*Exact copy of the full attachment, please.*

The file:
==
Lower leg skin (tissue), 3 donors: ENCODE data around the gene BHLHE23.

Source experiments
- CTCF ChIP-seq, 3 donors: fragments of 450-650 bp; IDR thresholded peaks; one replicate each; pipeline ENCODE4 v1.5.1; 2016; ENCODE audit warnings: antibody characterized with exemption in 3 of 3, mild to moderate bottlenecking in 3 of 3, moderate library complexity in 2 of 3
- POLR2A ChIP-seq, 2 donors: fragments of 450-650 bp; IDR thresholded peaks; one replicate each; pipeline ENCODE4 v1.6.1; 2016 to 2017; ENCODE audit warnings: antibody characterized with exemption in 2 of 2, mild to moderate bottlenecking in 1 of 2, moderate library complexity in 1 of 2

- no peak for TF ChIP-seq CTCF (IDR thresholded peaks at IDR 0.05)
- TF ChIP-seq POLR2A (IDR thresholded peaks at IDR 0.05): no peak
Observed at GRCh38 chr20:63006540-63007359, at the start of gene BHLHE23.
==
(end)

Lower leg skin (tissue), 3 donors: ENCODE data around the gene BHLHE23.

Source experiments
- CTCF ChIP-seq, 3 donors: fragments of 450-650 bp; IDR thresholded peaks; one replicate each; pipeline ENCODE4 v1.5.1; 2016; ENCODE audit warnings: antibody characterized with exemption in 3 of 3, mild to moderate bottlenecking in 3 of 3, moderate library complexity in 2 of 3
- POLR2A ChIP-seq, 2 donors: fragments of 450-650 bp; IDR thresholded peaks; one replicate each; pipeline ENCODE4 v1.6.1; 2016 to 2017; ENCODE audit warnings: antibody characterized with exemption in 2 of 2, mild to moderate bottlenecking in 1 of 2, moderate library complexity in 1 of 2

- no peak for TF ChIP-seq CTCF (IDR thresholded peaks at IDR 0.05)
- TF ChIP-seq POLR2A (IDR thresholded peaks at IDR 0.05): no peak
Observed at GRCh38 chr20:63006540-63007359, at the start of gene BHLHE23.